As we paddle to the centre of Lac Beauvert, at the Fairmont Jasper Park Lodge, the Canadian national anthem is playing on repeat in my head. Cheesy? Perhaps. But there’s an intense beauty here. It’s raw and rugged, and a little overwhelming. Clear emerald water beneath us. Soaring snow-capped peaks above. On the sprawling grassy shore, just in front of the stone and timber lodge, the Canadian flag dances in the breeze. It’s a postcard perfect, Instagram worthy scene that is destined to inspire wanderlust.
Even our ever-chatty five-year old daughter sits in silence, utterly content and mesmerized watching a pair of resident loons swoop and dive below the lake’s surface in search of lunch. Although there are a few other paddlers out on the water, it feels as if we have the place all to ourselves. There’s a vast openness in Jasper National Park and the scenery is staggering. After the snowmelt, the park’s colours are intensely vibrant. It’s a photographer’s dream. Groves of birch trees burst with leaves that shimmer in sunlight, and the surrounding charcoal mountain ranges forever catch your eye. I’m told that the wildflowers begin to bloom in mid-July, which I can only imagine will add to the magic.
Mountain towns in the Canadian Rockies are renowned for offering the ultimate in outdoor adventure. If you’re into the extreme, you’ll find everything from Heli-hiking and rock-climbing, to whitewater rafting, double-black diamond mountain biking and backcountry camping. However, if a more moderate pace is preferred, there’s a myriad of options as well. Our little family merely dabbles in the great outdoors and we definitely prefer creature comforts. For us, the Fairmont Jasper Park Lodge was the perfect choice.
With its sprinkling of cabins that wrap around lake, it has the relaxed feel of a summer camp, yet all the amenities of a full-service resort. And kids love this place. My daughter has had an absolute blast roasting marshmallows in our in-suite fireplace, swimming for hours in the lakefront pool, playing in the playground and indoor kids zone, chasing her dad and some newfound friends around the grass lawn, and being gifted not one – but two – toys from the humongous treasure chest located in the lodge lobby.
Venturing outside the 700-acre resort allowed us to explore the pristine wilderness that is Jasper National Park. We began our sightseeing with a ride on the Jasper Skytram, which brought us up Whistlers Mountain, to an elevation of 2,277 m. The view from here is a jaw-dropping visual feast of turquoise and sapphire glacier fed lakes and rivers, six mountain ranges and the town of Jasper in the distance below. As my daughter isn’t quite ready for alpine hiking we hung out on the observation deck and grabbed a quick bite at the Summit Restaurant. With older kids, you could definitely tackle the trails and take advantage of the many panoramic viewpoints along the way. Another must-see landmark, just outside of town, is Pyramid Lake, at the base of Pyramid Mountain. We grabbed a few – totally delicious – sandwiches from the Patricia St. Deli in Jasper and picnicked on the beach. The water was freezing, but not cold enough to keep the kids from wading in the shallows and building sandcastles on the shore.
Another bucket list adventure, which sadly we had to cancel due to a stubborn layer of ice that hadn’t yet melted, is the Maligne Lake Boat Tour. This 90-minute cruise explores the largest glacier fed lake in the Canadian Rockies. The trip highlight is a visit to Spirit Island, which is considered to be one of the most photographed spots in the world. I’ve promised my photographer-crazed husband a rain check when we return to Jasper. Wildlife viewing is also a huge draw for the park. Knowing this, we searched in earnest and kept our eyes glued to the dense brush bordering the roadside. The best times of day for sighting wildlife are dawn and dusk, when the animals come out to forage and feed. On our four-day trip we spotted mountain goats, big horn sheep, elk, deer, a coyote and a brown bear – all from the safety of our car. Go it yourself, as we did with recommendations on the best locations from hotel staff and our Skytram guide, or book an evening wildlife tour. It’s usually a three-hour affair, and children are welcome.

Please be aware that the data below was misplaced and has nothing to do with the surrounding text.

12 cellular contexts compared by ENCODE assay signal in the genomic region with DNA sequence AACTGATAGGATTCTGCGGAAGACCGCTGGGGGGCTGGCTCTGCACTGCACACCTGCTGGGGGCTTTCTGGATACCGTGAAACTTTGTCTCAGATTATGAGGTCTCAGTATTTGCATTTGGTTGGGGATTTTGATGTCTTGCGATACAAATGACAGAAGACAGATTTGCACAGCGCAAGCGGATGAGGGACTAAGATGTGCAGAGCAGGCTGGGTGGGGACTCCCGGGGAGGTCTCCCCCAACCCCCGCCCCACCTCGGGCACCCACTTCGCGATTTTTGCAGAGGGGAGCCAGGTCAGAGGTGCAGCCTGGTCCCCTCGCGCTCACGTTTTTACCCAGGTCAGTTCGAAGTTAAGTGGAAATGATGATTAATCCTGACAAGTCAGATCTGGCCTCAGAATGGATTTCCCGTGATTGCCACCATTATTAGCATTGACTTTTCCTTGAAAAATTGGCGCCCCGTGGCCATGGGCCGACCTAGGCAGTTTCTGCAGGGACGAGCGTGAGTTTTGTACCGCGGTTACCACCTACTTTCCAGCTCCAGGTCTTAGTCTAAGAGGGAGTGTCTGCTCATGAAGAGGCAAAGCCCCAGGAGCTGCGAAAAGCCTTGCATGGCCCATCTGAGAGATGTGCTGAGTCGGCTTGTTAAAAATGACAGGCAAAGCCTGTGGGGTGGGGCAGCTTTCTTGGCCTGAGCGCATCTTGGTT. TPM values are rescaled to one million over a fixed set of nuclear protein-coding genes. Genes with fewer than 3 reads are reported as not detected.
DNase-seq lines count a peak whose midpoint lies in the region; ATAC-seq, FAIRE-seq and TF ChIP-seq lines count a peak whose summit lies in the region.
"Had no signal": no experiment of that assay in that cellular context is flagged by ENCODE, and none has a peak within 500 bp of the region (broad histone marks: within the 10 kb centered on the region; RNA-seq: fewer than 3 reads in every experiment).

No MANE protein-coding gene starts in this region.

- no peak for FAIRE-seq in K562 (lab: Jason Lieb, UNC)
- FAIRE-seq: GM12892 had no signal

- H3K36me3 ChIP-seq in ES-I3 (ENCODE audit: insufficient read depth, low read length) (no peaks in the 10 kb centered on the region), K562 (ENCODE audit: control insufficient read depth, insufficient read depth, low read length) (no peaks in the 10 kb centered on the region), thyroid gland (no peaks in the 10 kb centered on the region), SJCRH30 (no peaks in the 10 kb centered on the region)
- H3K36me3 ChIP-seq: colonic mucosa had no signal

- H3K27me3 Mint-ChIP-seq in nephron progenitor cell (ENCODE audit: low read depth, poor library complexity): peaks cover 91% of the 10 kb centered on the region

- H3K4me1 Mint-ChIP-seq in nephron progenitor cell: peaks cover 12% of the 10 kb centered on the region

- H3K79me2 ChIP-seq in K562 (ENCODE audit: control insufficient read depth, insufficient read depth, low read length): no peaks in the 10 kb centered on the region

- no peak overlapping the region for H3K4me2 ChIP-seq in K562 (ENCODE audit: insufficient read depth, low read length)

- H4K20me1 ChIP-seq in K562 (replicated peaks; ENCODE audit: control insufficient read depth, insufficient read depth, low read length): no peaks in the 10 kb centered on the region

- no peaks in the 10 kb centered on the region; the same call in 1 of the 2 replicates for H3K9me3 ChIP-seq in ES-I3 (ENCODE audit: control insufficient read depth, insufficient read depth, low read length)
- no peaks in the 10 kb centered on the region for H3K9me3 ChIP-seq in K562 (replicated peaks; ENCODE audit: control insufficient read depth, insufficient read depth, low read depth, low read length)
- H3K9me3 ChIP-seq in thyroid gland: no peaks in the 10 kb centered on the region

If it fits with your plans, travel to Jasper along the Icefields Parkway – a stunningly scenic highway that connects the national park with Lake Louise in Banff National Park. Along the route, we stopped a dozen times to take photos and marvel at the view. Highpoints of our journey include watching the resident mountain goats and big horn sheep that graze at the side of the road, walking to the base of the immense Athabasca glacier, and stepping out onto the glass-floor of the Glacier Skywalk, suspended high above the Sunwapta Valley. Be prepared for a slow go, as traffic jams caused by wildlife sightings can create quite the back up.
IF YOU GO
You’ll find peak season – June through September – much pricier and busier in Jasper National Park. If you can, travel in May or October, when there’s less of a crowd but still the chance for great weather. In fact, you can even spend less at the Fairmont in shoulder season than you would at a budget hotel in August. We hit the jackpot on the May long weekend this year, with temperatures in the mid-twenties, and a town and attractions that felt almost empty. Of course, sunny weather is never a guarantee, but don’t let that stop you. I’ve visited the Fairmont in November and had a magical time. Simply bundle up and enjoy the scenery. If you’re looking for a mid-range cabin-style resort, the Patricia Lake Bungalows are located a mere five-minutes from Pyramid Lake, and are a great option for families.